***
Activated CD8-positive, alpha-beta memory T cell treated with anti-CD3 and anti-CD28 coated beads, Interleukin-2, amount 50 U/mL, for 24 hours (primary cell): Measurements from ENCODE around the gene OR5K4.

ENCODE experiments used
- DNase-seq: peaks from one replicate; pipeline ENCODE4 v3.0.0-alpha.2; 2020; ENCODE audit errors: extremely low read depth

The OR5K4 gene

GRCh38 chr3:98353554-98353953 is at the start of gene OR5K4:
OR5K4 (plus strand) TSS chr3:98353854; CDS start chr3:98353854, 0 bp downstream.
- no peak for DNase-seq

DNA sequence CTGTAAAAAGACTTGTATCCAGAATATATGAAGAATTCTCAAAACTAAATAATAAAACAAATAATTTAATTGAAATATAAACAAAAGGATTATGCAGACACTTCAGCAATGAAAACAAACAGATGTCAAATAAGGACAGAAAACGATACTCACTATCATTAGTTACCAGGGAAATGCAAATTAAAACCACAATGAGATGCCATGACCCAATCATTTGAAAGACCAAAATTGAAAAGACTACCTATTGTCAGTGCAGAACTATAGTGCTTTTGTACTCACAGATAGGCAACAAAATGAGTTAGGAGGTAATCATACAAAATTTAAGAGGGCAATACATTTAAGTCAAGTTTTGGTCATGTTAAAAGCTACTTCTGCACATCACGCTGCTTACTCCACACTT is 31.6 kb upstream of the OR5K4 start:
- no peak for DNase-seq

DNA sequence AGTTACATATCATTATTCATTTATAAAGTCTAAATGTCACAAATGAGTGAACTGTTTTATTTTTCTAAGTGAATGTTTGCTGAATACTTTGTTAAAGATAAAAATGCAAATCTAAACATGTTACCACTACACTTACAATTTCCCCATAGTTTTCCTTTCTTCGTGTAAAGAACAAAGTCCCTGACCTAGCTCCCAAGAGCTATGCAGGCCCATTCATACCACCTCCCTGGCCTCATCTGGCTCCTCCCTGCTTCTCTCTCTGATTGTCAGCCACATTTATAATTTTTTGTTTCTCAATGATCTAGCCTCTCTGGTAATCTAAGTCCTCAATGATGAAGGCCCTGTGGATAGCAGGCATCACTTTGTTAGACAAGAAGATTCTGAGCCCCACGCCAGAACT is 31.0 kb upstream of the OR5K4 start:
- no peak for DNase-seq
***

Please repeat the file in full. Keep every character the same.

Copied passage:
Activated CD8-positive, alpha-beta memory T cell treated with anti-CD3 and anti-CD28 coated beads, Interleukin-2, amount 50 U/mL, for 24 hours (primary cell): Measurements from ENCODE around the gene OR5K4.

ENCODE experiments used
- DNase-seq: peaks from one replicate; pipeline ENCODE4 v3.0.0-alpha.2; 2020; ENCODE audit errors: extremely low read depth

The OR5K4 gene

GRCh38 chr3:98353554-98353953 is at the start of gene OR5K4:
OR5K4 (plus strand) TSS chr3:98353854; CDS start chr3:98353854, 0 bp downstream.
- no peak for DNase-seq

DNA sequence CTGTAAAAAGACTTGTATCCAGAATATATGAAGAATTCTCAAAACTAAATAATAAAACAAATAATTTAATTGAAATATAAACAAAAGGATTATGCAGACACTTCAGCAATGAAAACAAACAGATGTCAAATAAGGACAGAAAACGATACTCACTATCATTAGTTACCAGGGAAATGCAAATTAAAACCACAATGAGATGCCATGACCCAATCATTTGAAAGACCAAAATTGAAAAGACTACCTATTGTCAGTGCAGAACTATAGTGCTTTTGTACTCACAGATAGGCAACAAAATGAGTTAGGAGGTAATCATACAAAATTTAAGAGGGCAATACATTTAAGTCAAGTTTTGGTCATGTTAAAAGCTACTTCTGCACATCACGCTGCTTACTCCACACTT is 31.6 kb upstream of the OR5K4 start:
- no peak for DNase-seq

DNA sequence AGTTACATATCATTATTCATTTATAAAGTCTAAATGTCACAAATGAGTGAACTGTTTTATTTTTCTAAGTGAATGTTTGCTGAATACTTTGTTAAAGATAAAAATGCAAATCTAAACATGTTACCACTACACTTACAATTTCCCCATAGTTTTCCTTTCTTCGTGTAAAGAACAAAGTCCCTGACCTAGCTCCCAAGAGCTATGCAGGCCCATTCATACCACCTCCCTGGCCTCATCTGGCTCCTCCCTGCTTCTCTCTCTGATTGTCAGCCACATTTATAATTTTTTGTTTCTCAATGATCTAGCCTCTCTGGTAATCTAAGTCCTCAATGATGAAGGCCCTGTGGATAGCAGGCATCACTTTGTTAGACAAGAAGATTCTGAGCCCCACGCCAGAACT is 31.0 kb upstream of the OR5K4 start:
- no peak for DNase-seq